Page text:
Pinterest is on a mission to make online shopping fun
Editor’s note: This piece is part of our Columnist Network series, which explores the tactical thoughts and actions from Adweek’s community of high-level experts. Today, Jim Habig of Pinterest encourages marketers to rethink the online shopping experience they provide. Below, in his own words, he builds his vision of the future from the tried-and-true.
You’d think, after over a year of shopping almost exclusively online, consumers would have fashioned an experience they were a little more fond of. Yet in many discussions with shoppers, we’re finding the opposite is true. Fewer than half of consumers say they like ecommerce: Only four in 10 people prefer shopping online to in-store.
Why? Because online shopping is really online buying, and buying is boring. People miss browsing. They miss taking their time in stores: considering, looking, enjoying. Four decades of making online shopping fast, and the industry forgot to make it … fun. If ecommerce has to compete with actual stores again, ecommerce better step up its game. And how might it do that?
To usher online advertising into a new age, we need to look backward to a formula that worked—to magazines, actually. I can’t tell you how often I’ve bonded with new ad biz colleagues about our shared, long-harbored love of print. It’s also probably why every “think big” marketing pitch includes some version of the magazine idea (a misdemeanor of which I am guilty many times over).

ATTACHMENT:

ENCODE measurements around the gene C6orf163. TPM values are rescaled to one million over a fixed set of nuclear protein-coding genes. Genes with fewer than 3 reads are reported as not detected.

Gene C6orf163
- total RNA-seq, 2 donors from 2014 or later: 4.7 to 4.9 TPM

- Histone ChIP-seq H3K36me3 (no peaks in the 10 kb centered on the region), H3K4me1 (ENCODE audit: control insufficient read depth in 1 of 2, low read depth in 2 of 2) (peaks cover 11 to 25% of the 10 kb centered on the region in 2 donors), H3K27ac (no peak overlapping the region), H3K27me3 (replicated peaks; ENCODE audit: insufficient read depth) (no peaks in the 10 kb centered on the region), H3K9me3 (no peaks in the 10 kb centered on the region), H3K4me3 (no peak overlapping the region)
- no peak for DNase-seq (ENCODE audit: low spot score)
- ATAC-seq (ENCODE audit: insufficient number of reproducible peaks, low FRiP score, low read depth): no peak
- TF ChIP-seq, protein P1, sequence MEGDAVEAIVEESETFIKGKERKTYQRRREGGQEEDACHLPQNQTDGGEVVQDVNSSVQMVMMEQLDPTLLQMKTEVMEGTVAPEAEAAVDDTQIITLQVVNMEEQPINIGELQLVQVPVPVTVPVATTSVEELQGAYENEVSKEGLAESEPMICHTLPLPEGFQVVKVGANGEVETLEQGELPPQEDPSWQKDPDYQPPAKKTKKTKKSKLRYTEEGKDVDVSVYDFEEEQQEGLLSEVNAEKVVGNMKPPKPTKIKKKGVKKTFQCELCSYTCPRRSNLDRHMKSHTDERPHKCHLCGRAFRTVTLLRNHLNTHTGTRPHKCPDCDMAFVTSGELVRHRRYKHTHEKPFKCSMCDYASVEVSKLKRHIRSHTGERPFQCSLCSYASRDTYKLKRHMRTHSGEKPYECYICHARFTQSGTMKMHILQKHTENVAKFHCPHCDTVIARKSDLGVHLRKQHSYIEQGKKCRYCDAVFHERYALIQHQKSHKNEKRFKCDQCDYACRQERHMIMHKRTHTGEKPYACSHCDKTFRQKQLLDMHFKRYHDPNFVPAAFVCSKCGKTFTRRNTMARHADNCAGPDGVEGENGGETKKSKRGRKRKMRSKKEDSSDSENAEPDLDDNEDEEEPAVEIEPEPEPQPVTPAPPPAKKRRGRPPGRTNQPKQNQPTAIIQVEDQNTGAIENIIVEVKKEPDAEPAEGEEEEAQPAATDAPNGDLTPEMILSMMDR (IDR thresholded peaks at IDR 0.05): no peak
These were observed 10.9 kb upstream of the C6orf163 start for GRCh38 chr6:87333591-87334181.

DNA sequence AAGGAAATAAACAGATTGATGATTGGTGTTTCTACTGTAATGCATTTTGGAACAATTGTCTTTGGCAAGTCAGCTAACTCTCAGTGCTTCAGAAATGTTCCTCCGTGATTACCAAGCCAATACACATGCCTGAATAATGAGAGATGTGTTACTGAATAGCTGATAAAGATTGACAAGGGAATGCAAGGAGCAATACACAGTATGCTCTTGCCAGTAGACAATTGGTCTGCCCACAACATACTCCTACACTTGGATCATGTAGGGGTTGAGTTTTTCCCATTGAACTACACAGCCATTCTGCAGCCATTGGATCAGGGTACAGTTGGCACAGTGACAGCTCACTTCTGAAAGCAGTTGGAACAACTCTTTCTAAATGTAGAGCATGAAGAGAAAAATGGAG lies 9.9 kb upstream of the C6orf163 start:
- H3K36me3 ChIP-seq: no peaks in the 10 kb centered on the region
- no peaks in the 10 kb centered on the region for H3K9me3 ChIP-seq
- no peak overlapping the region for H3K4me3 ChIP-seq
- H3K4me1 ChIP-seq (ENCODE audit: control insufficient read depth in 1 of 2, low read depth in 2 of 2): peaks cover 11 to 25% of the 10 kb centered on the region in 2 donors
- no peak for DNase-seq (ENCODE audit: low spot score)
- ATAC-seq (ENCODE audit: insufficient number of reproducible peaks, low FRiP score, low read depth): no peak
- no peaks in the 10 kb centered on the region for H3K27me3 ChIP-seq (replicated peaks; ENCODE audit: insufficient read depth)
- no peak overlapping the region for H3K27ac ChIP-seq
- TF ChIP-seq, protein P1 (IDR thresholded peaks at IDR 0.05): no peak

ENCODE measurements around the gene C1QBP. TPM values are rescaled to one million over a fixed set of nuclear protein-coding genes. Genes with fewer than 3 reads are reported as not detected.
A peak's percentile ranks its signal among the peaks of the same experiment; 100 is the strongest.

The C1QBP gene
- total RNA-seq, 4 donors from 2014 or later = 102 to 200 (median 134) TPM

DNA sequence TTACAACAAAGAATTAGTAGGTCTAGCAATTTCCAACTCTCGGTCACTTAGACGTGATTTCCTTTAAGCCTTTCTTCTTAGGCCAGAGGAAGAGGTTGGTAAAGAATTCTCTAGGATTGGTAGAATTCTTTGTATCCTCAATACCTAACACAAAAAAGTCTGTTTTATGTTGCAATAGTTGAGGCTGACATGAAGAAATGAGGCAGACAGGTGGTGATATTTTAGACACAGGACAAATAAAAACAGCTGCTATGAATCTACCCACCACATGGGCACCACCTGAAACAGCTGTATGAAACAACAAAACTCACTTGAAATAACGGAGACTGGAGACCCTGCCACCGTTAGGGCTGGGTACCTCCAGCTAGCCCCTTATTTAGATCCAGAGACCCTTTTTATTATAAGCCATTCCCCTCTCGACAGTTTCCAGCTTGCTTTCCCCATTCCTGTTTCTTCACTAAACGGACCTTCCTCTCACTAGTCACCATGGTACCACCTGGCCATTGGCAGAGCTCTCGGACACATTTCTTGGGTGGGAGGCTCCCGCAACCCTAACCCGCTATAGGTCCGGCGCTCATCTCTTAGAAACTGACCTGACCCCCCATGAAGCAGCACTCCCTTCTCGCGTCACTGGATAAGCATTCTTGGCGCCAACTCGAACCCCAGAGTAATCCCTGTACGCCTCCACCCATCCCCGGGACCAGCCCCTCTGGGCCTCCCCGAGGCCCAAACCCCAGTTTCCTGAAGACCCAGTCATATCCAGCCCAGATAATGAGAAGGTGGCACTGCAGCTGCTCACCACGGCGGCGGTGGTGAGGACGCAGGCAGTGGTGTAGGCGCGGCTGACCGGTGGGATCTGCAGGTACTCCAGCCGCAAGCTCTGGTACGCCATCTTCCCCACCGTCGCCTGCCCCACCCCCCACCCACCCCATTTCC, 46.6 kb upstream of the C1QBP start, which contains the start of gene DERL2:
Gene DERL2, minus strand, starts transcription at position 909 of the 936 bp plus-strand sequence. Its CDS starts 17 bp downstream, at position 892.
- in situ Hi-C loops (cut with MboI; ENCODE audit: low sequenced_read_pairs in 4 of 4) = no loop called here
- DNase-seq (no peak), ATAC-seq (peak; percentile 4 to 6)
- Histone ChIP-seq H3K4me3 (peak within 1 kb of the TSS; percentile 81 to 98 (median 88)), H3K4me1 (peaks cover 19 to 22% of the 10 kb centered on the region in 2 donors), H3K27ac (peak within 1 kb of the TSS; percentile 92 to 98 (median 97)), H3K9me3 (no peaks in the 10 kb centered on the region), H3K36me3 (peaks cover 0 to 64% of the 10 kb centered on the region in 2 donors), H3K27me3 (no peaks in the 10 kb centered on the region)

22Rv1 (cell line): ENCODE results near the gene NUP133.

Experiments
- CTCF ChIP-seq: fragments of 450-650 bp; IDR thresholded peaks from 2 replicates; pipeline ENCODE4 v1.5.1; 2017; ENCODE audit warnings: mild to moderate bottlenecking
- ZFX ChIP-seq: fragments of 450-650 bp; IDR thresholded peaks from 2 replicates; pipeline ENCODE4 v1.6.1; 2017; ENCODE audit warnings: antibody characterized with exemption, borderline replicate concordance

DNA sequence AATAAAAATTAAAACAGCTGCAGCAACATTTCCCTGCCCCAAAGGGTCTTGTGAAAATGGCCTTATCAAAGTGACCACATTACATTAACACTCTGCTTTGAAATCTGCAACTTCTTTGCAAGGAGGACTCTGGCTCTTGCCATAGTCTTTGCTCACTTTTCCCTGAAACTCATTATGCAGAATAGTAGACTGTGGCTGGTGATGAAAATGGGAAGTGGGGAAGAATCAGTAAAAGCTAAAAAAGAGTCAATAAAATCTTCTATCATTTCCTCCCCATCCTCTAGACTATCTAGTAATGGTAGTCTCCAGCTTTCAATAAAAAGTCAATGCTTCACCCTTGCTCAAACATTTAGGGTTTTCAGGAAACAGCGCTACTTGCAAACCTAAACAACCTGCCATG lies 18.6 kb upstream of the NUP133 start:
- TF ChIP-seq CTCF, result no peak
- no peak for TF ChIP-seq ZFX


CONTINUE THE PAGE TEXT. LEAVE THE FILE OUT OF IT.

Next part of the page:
For a sizable subset of U.S. consumers (and I’d guess a fair number of media buyers), magazines represented a high water mark for some alchemical mix of leisure, learning and shopping. The elegant interplay of content and commerce meant that ads weren’t intrusions—rather, they were a big part of the appeal. As an industry, we should channel that ethos and build editorial and advertising experiences in which people actually want to spend time.
How might brands capture some of the magic of that older form and shoehorn it into modern online platforms built for ruthlessly herding consumers to a checkout? For starters, consider bringing a print-like frame of mind to your catalogue feeds. Who decided that the best way to show a product is a simple photo on a white background? In our data, we see that more print-like imagery—think products in situ, or steal a page from your catalogue (if you even still publish one)—tends to perform much better than a rote product image typically featured in a catalogue feed.
And second, remember that speed to transaction isn’t always a good thing. Think about the last time you really luxuriated in the shopping experience. A couch, an outfit, a new piece of tech. Now compare that to the last thing you bought with one-click checkout. Which were you quicker to open when it arrived at your doorstep?
At Pinterest, we’re on a mission to make the shopping experience enjoyable again. But this isn’t just an experiential argument. Turns out that when you rush people to purchase, you leave money on the table. Our research shows when people spend more time shopping, they also spend more money.
So rather than retargeting the daylights out of them, offer up an experience that feels like a ritual, not a rush. Try inspiring them with a vision. Your dollars depend on it.
This article first appeared in www.adweek.com
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